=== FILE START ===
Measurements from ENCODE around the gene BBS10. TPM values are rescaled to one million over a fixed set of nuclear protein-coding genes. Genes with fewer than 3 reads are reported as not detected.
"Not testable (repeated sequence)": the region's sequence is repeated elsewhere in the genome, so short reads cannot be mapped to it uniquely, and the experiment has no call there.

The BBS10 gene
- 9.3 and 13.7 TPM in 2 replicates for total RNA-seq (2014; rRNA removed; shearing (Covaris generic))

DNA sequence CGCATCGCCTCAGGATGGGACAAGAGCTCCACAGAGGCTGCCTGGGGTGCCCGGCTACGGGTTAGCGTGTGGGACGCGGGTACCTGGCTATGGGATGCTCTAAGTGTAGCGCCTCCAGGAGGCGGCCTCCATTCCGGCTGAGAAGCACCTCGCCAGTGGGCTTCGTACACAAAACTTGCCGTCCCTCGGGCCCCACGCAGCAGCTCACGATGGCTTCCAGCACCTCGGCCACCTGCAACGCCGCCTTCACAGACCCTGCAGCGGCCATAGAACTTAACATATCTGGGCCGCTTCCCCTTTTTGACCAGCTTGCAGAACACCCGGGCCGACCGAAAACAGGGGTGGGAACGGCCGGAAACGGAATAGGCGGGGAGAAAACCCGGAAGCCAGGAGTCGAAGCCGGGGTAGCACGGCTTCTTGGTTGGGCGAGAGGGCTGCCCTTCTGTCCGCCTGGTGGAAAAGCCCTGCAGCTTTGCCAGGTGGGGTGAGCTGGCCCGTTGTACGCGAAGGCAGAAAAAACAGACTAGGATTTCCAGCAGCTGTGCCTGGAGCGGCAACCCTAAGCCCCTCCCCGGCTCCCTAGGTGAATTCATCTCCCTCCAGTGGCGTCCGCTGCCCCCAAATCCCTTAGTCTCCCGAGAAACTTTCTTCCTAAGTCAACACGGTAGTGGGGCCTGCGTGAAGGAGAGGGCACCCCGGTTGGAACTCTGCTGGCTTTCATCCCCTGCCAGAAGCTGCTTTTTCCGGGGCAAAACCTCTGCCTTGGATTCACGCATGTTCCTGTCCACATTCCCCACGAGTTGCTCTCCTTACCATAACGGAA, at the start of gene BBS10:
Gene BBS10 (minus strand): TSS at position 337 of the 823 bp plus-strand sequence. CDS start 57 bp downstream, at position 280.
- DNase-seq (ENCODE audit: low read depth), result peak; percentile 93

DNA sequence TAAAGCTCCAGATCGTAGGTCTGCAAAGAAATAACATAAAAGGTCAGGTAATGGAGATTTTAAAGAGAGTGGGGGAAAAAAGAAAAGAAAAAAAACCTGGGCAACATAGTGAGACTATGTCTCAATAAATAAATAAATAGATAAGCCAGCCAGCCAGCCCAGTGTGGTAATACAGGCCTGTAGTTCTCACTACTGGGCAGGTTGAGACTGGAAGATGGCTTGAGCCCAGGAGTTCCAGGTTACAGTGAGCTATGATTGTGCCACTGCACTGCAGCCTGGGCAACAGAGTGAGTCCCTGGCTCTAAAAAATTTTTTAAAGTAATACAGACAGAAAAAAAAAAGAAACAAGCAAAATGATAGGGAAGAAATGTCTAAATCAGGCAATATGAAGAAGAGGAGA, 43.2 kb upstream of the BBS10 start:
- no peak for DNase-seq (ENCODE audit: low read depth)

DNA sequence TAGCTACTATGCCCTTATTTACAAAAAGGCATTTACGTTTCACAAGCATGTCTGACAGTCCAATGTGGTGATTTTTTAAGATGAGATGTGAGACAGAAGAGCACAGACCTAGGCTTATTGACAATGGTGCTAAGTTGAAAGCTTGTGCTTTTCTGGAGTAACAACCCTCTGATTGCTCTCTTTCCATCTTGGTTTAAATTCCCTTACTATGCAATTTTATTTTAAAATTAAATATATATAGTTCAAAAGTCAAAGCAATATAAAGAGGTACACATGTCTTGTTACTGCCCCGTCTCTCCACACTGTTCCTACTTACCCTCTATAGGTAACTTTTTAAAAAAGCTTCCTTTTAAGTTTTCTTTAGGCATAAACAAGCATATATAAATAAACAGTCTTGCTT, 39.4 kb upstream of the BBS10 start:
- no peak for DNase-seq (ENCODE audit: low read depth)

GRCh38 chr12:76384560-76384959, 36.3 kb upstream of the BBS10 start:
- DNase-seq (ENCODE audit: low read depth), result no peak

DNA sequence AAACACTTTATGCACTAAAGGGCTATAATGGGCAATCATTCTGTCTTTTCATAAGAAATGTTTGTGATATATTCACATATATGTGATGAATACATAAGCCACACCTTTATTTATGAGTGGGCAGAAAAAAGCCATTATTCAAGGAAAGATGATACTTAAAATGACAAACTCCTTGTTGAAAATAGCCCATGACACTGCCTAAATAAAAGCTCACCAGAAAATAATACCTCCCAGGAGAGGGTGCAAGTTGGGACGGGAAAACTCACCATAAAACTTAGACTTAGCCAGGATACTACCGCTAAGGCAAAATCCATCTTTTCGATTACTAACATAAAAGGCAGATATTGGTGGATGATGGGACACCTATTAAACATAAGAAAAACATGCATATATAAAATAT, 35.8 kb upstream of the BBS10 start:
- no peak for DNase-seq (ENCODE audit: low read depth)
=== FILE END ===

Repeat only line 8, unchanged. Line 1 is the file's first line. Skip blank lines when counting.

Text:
DNA sequence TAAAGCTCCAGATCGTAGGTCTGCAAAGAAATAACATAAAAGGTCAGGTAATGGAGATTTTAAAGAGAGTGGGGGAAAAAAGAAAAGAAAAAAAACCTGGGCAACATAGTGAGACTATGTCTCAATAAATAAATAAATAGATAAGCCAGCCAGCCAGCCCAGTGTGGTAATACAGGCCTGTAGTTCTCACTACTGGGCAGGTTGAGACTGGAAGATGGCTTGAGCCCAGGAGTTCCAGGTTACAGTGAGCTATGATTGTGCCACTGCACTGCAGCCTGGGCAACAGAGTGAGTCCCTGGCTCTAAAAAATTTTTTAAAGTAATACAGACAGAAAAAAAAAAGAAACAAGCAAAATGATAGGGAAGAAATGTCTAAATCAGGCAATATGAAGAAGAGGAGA, 43.2 kb upstream of the BBS10 start: